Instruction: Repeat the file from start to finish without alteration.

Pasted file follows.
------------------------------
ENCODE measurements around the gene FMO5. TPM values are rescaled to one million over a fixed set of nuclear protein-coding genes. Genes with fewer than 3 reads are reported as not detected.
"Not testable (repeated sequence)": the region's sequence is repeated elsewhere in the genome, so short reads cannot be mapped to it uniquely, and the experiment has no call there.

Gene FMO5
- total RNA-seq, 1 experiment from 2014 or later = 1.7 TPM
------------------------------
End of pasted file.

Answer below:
ENCODE measurements around the gene FMO5. TPM values are rescaled to one million over a fixed set of nuclear protein-coding genes. Genes with fewer than 3 reads are reported as not detected.
"Not testable (repeated sequence)": the region's sequence is repeated elsewhere in the genome, so short reads cannot be mapped to it uniquely, and the experiment has no call there.

Gene FMO5
- total RNA-seq, 1 experiment from 2014 or later = 1.7 TPM